Salty. Chewy. Intensely flavorful.
The smell of cooking ham tantalized us for hours this morning. The real thing lived up to that promise. Complex and satisfying, it anchored a New Year's feast that we hope sets the tone for 2009: Good friends, good food, good times.
We ate around 3, not too far off the original plan. The ham baked for about 90 minutes, with occasional bastings of a Madeira butter sauce. The cookbook advised watching out for burning, as the sugar in Madeira can scorch quickly. Sure enough, about 20 minutes before the scheduled end of baking, it started smoking. We pulled the ham out and let it rest a half-hour before carving.
In the meantime, we finished preparing the rest of the meal and set up a buffet line: The late Bill Neal's recipe for Hoppin' John, from "Craig Claiborne's Southern Cooking" (University of Georgia Press, $29.95), served with chopped tomato, green onions and shredded sharp Cheddar cheese on the side; collard greens prepared in the new pressure cooker, with a cider vinegar and raw onion dressing and a bottle of Tabasco sauce; cornbread baked by Mary and Mary Beth; long-grain white rice; and salad.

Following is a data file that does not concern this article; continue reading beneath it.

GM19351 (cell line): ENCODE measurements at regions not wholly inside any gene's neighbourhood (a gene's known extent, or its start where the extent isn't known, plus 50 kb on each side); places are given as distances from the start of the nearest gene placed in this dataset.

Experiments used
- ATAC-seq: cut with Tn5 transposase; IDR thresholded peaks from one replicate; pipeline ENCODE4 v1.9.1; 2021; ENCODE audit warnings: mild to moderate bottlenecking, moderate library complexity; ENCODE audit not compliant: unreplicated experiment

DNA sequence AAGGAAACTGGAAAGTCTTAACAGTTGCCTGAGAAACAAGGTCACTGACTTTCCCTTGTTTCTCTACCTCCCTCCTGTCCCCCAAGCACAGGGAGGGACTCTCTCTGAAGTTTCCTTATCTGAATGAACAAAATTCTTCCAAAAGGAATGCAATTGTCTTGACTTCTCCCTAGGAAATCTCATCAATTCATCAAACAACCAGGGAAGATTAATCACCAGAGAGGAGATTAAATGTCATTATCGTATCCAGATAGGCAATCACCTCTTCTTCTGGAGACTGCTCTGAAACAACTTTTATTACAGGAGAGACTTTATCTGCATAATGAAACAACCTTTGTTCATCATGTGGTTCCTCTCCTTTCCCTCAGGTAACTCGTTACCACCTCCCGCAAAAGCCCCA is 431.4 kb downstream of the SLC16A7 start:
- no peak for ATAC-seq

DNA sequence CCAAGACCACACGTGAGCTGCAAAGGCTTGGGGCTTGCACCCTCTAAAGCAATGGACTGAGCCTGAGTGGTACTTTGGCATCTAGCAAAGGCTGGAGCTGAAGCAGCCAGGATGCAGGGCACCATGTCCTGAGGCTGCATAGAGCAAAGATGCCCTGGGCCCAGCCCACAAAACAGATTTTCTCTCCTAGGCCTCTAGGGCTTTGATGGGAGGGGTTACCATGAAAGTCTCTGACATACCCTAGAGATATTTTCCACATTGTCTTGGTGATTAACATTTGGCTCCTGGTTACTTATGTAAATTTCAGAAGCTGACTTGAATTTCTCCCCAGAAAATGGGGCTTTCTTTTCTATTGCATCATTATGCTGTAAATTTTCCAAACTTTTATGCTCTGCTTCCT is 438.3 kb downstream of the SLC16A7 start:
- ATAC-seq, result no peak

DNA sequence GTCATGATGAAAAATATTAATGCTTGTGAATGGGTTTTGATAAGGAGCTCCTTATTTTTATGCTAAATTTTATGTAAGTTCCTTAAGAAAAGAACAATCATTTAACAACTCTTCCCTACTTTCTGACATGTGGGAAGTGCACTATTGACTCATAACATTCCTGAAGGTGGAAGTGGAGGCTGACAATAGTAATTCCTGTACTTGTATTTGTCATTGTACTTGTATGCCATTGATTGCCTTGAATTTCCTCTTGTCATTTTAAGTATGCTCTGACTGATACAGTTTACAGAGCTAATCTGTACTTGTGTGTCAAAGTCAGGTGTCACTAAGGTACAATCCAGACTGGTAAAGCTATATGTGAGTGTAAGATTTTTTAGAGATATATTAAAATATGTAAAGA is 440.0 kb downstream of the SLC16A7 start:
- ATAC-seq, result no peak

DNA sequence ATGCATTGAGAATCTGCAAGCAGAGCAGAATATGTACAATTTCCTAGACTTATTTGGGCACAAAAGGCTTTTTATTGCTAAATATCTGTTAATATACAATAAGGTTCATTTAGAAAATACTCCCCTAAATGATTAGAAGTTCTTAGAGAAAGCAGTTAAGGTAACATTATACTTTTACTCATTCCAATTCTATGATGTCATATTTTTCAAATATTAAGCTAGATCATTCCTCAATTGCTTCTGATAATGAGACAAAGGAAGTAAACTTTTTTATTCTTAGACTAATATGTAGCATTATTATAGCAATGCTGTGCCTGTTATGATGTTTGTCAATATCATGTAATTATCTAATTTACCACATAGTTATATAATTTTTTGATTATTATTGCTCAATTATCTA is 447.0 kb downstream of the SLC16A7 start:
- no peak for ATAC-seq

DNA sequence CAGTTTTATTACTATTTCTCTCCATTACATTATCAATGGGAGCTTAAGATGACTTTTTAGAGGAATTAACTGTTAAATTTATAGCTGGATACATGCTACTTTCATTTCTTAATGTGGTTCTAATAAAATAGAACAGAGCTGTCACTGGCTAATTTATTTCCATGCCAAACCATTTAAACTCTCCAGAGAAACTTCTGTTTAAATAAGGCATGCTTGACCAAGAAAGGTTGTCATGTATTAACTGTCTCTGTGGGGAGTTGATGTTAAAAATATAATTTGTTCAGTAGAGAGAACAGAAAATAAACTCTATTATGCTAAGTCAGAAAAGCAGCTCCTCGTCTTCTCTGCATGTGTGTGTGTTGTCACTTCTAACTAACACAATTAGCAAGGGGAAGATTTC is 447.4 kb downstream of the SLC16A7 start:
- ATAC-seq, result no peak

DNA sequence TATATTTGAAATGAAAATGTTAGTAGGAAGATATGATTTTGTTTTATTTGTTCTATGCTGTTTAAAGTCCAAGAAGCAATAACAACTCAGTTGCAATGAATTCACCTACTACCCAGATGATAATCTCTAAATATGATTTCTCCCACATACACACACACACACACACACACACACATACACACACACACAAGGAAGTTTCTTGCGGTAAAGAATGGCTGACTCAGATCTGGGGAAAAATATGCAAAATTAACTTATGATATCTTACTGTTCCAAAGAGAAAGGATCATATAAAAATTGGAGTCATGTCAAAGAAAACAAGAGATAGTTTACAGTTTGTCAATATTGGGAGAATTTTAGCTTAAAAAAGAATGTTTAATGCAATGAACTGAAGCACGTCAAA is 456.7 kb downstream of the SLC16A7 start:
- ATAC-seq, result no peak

Like any true country ham, this one was salty, and even after days of soaking and a full morning of simmering, it kept that trademark flavor. A pinch of the crust, with the caramelized Madeira, hit the salty-sweet spot dead-on.
We've got 9.5 pounds of ham left. Good eats for months to come. May the rest of the year turn out so well.